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Amorphous material in experimentally deformed mafic rock and its temperature dependence: Implications for fault rheology during aseismic creep and seismic rupture

Sina Marti 1 Holger Stünitz 2, 3, 4 Renée Heilbronner 1, 2 Oliver Plümper 5
4 Géodynamique - UMR7327
BRGM - Bureau de Recherches Géologiques et Minières (BRGM), ISTO - Institut des Sciences de la Terre d'Orléans - UMR7327 : UMR7327, INSU - CNRS - Institut national des sciences de l'Univers, UO - Université d'Orléans : UMR7327
Abstract : Amorphous materials are frequently observed in natural and experimentally produced fault rocks. Their common occurrence suggests that amorphous materials are of importance to fault zone dynamics. However, little is known about the physico-chemical impact of amorphous materials on fault rheology. Here we present deformation experiments on mafic fault rock, where amorphous material forms due to intense mechanical wear during the experiments. The experiments are run at temperatures from 300 to 600 °C, confining pressures of 0.5 or 1.0 GPa, and at constant displacement rates of (ax) 2 ·10−7, 2 ·10−8 or 2 ·10−9 ms−1, resulting in bulk strain rates () of ≈3 ·10−4, 3 ·10−5 and 3 ·10−6 s−1. At these conditions, the mafic rock material undergoes intense brittle deformation and cataclastic flow, but sample strength significantly decreases with increasing temperatures – a feature commonly attributed to viscous deformation processes. Microstructural analyses show that after an initial stage of homogeneous cataclastic flow, strain localizes into narrow (2–10 μm wide) ultra-cataclastic bands that evolve into amorphous shear bands. With the data presented in this research paper, we argue that the temperature sensitivity recorded in the mechanical data is caused by viscous deformation of the amorphous material. We suggest that with the formation of amorphous materials during brittle deformation, fault rheology becomes significantly temperature-sensitive. This has important implications for our understanding of fault strength and weakening due to the presence of amorphous materials. In addition, weak material along faults will lead to stress concentrations that may trigger seismic rupture.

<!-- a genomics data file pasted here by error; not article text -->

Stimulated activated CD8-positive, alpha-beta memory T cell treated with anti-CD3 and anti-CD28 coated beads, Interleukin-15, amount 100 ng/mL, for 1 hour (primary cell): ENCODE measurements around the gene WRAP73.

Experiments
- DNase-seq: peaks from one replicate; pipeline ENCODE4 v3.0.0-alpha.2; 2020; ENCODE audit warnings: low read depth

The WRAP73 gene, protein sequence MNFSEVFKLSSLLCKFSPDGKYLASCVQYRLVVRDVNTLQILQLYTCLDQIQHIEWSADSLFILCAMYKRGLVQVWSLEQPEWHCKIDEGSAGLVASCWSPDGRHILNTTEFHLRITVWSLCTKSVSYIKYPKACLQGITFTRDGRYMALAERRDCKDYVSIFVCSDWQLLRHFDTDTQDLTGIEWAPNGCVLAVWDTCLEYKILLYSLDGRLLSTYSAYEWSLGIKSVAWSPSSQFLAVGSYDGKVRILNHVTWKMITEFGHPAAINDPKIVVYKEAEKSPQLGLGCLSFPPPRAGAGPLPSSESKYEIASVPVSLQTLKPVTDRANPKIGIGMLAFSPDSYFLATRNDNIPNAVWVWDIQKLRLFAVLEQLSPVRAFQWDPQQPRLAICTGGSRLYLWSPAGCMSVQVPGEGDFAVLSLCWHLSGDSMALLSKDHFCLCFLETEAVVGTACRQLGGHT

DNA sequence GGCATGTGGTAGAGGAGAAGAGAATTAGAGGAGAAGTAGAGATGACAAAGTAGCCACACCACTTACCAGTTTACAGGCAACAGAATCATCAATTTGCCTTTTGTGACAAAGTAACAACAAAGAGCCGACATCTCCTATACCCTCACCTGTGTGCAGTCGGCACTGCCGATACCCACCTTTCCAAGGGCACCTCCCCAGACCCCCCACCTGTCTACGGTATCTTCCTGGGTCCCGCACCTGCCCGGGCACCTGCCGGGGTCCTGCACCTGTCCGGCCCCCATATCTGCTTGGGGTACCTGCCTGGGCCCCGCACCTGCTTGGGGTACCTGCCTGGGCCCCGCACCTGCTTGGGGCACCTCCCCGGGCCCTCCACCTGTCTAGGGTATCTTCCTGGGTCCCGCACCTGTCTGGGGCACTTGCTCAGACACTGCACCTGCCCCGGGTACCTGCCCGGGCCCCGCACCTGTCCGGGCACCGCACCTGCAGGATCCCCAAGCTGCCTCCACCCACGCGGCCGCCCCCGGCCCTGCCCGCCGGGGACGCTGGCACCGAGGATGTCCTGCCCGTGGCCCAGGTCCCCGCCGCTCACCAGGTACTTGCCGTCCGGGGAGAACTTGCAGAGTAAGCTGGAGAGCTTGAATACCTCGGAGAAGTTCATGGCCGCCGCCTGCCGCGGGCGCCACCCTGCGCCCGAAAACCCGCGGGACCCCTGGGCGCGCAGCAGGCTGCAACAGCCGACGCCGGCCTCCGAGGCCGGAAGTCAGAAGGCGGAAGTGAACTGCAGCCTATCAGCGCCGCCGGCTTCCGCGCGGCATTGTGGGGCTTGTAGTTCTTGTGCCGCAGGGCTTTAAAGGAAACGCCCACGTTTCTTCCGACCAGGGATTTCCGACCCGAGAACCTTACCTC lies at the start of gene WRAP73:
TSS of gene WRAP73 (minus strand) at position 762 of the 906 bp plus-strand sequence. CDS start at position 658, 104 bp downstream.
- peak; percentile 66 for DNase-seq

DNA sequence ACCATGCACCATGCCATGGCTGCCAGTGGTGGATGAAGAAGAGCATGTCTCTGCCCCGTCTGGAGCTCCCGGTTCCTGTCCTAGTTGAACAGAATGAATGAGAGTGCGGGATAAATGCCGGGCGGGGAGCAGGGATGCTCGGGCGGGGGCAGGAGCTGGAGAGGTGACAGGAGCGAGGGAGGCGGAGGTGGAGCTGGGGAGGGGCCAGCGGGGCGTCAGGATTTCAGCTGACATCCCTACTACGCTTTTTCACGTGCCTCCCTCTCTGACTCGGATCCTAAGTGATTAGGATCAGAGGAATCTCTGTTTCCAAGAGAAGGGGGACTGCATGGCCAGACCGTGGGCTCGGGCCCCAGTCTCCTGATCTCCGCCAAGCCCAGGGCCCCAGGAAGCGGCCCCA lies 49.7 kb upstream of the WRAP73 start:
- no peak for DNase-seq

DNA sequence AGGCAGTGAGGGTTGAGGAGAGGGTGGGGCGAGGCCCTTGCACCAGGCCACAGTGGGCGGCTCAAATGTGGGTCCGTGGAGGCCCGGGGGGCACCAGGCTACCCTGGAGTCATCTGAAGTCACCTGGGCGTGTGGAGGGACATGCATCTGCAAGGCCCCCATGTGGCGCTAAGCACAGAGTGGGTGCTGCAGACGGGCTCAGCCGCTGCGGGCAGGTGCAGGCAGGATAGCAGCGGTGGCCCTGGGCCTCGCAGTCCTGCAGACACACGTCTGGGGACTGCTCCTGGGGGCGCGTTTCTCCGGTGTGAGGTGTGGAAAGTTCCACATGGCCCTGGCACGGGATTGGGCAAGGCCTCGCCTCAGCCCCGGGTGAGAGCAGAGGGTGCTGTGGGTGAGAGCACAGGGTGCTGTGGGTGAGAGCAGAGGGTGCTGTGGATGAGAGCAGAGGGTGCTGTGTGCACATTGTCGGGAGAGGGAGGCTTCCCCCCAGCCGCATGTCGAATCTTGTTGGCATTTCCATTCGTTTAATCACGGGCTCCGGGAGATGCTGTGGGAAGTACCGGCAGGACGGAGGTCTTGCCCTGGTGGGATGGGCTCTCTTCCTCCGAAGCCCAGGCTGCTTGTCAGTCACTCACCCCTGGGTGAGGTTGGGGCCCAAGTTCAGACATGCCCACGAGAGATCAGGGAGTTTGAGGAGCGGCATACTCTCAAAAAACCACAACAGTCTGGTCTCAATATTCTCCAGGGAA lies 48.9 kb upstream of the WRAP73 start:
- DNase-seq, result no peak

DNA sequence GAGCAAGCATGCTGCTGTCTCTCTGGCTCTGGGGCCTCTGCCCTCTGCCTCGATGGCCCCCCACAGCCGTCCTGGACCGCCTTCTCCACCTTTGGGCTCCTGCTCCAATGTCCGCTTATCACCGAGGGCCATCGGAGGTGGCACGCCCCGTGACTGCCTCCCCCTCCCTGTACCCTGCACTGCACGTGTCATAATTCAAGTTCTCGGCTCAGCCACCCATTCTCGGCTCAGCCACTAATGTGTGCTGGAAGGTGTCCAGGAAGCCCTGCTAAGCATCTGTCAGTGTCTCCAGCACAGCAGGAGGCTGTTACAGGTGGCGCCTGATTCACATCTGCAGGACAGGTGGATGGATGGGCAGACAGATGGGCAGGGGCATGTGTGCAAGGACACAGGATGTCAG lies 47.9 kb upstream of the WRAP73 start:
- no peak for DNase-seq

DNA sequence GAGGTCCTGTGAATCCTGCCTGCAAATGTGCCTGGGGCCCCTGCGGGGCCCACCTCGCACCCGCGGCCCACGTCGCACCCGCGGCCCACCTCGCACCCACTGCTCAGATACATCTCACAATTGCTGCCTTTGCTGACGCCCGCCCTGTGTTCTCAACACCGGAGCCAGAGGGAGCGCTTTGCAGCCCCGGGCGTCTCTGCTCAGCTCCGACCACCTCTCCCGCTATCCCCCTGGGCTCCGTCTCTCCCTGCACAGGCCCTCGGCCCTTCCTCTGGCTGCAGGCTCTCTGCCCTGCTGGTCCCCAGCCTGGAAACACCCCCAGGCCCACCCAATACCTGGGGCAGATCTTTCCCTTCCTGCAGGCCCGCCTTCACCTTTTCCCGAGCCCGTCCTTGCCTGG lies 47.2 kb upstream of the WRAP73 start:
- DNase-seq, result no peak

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Submitted on : Wednesday, July 8, 2020 - 11:06:53 AM
Last modification on : Wednesday, October 14, 2020 - 4:13:29 AM

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Sina Marti, Holger Stünitz, Renée Heilbronner, Oliver Plümper. Amorphous material in experimentally deformed mafic rock and its temperature dependence: Implications for fault rheology during aseismic creep and seismic rupture. Journal of Structural Geology, Elsevier, 2020, 138, pp.104081. ⟨10.1016/j.jsg.2020.104081⟩. ⟨insu-02893334⟩

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